– we are / were shamed by others?
    – we ourselves use shame to block affect, as if shame were “The Go-To” affect (ergo: when one feels shame, one is blocked from feeling anything else, whether “negative” affect such as fear or “positive” affect such as joy).
    – or both options

    From my readings on trauma (especially Kalsched), I have learned that early trauma sufferers (i.e. pre-language or before 18 months) often feel shame. So I’ve wondered if it’s a “gut reaction” to avoid any other feelings. And also what is the SOURCE of this shame?

    From my own experience, I’ve often felt deep shame – but without knowing why. What did I actually do? This experience makes me wonder if there is a “core” shame experience (if so, what was it?) and / or if shame just becomes The Go-To emotion, blocking all other emotions.

    I hope that’s clear – but thank you again for such an incredible podcast.

    Reply
    • Joseph Lee

      From Deb:

      Dear Astute and Reflective Listener!

      Your question about shame is very important, and your experience of having felt deep shame without knowing why is an experience familiar to many people. A truly fulsome response is a topic for depth and exploration—a book–and it always amazes me that it is not usually included in pro forma lists of core human feelings. Here is what I can offer you as an immediate response.

      Let’s first differentiate shame from guilt, as they are often confused. Guilt is a later developmental emotion: the child has done something bad (snitch a cookie before dinner, smacked his younger sibling). Guilt is about behavior, and assumes a basic sense of conscience—knowing “the rules” and breaking them.

      Shame, unlike guilt, is a feeling that one’s basic self is somehow bad. Haven’t we all seen a dog cower under the owner’s stern—and shaming—”bad dog”!? The poor animal feels worthless, inherently abominable. This is “interpersonal,” for the dog has somehow misbehaved, and the temporary alienation from positive relationship with the owner is his punishment. The same thing happens with a time out for a toddler or young child: he or she is exiled—abandoned, albeit temporarily—which has deep evolutional and emotional roots in humans. We need acceptance so badly when we are little that even a temporary severing of relationship is powerful.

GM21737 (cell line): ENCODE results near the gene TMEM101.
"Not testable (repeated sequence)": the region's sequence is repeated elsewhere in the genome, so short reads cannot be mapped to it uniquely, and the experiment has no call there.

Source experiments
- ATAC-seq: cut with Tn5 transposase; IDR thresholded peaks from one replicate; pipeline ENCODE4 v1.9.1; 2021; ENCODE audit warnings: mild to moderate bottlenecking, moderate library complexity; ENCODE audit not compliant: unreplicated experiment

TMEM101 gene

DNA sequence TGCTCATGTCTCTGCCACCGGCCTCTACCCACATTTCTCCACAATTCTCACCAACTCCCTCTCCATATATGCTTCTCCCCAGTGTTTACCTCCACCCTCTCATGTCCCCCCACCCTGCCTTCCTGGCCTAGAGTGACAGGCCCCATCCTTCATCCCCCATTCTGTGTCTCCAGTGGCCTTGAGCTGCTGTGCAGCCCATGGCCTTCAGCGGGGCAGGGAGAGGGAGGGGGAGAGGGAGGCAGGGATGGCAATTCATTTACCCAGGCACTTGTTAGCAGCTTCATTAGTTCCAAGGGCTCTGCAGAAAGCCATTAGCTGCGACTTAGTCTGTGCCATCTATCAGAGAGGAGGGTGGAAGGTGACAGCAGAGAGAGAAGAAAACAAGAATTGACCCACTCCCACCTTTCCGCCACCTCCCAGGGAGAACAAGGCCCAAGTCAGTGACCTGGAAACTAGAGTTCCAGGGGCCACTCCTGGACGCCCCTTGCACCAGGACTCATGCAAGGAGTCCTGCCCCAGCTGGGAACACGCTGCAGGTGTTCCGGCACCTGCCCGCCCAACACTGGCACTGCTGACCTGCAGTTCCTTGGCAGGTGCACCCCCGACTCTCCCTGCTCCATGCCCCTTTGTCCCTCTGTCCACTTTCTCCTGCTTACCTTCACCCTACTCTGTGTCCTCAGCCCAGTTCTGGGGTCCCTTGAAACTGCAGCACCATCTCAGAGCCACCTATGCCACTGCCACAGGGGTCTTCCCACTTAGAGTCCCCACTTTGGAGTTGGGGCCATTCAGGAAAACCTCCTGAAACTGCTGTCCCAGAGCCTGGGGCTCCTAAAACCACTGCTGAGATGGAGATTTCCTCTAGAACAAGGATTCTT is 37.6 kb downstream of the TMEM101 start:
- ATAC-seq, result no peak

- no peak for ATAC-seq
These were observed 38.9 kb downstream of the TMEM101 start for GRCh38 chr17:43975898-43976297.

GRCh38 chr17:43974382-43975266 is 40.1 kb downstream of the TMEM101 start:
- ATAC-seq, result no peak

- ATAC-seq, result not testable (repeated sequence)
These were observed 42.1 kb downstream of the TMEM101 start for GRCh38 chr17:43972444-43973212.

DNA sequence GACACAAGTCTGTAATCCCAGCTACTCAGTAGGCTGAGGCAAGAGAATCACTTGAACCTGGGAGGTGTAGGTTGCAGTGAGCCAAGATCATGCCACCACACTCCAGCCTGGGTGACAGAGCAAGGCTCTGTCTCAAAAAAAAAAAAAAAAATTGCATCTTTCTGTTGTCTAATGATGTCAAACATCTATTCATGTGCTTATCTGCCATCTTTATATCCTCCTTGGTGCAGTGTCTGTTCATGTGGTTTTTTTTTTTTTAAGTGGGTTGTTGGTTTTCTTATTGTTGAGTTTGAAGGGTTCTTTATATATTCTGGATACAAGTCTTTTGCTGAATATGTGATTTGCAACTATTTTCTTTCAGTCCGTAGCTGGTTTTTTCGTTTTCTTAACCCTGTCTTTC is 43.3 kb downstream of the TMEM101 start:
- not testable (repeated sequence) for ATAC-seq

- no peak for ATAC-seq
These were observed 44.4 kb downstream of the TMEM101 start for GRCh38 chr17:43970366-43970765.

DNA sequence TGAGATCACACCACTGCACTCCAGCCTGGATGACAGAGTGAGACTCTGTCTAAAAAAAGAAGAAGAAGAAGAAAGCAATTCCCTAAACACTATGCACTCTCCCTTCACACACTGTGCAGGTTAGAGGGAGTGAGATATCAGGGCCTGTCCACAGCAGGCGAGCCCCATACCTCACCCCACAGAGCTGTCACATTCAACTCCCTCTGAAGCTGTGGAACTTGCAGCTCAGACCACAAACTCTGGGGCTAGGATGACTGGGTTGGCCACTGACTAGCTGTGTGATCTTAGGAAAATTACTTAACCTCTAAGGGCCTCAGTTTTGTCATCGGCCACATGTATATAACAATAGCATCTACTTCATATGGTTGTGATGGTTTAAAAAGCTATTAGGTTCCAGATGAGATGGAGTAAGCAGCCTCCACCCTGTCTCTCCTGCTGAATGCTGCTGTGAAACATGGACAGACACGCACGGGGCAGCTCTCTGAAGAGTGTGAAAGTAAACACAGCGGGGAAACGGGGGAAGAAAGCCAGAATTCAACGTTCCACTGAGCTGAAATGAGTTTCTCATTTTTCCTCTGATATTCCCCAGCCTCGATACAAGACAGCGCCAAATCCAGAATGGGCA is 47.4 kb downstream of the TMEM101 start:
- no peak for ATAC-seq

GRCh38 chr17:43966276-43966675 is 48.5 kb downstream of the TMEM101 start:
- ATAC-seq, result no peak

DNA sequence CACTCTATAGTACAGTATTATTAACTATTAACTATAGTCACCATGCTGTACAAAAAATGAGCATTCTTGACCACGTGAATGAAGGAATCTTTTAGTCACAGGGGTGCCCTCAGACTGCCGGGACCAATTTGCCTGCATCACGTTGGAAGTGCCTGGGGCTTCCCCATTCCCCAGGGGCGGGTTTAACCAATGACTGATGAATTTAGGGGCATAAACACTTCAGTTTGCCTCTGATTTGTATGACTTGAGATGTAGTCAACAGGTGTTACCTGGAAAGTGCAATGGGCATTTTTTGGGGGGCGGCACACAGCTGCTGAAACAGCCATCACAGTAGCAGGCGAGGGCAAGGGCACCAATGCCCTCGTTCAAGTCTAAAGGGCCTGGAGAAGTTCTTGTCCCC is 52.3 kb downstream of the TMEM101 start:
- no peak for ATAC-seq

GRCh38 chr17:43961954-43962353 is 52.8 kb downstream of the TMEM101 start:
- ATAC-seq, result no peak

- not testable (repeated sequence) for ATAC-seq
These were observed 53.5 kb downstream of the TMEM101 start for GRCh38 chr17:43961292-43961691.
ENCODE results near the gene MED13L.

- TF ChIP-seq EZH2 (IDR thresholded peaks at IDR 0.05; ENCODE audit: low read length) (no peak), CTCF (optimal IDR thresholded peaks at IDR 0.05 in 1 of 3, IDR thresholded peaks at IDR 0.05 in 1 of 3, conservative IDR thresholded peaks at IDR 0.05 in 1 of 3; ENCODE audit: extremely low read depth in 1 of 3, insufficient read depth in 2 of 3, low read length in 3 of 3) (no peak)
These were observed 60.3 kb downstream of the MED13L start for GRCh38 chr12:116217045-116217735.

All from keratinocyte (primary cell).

There is also a less obvious and more pervasive kind of shame that stems from early infant and childhood experiences not available to consciousness—but our bodies and emotions remember. These are usually more subtle, but nonetheless substantial experiences of being insufficiently attended to, mirrored, and found enjoyable that amount to a kind of emotional neglect or abandonment. It’s as if the child was not valued enough, not important enough, to receive the kind of interactive attention, comfort, and touch that all of us need.

      In addition, if there was an early, premature disruption in the relationshIp with a primary caregiver, it would have the same effect, as a young one would not be able to understand that the caregiver’s absence was not rejection. Gabor Mate speaks eloquently (youtube) about this; although his mother gave him to a surrogate to save his life, he experienced only a devastating lack. I suspect that this is the kind of shame you may be inquiring about. Of course, as you already understand from your reading of Donald Kalsched, this can also constitute a form of relational trauma.

      I hope to have at least touched on an answer to your question. Thank you for the thoughtfulness of your inquiry, and one that really matters, and for taking the time to write to us.

      Onward and all best – Deb

      Reply
  2. Simcha

    Thank you so much for taking the time – that’s such a generous (and helpful) response.

    Reply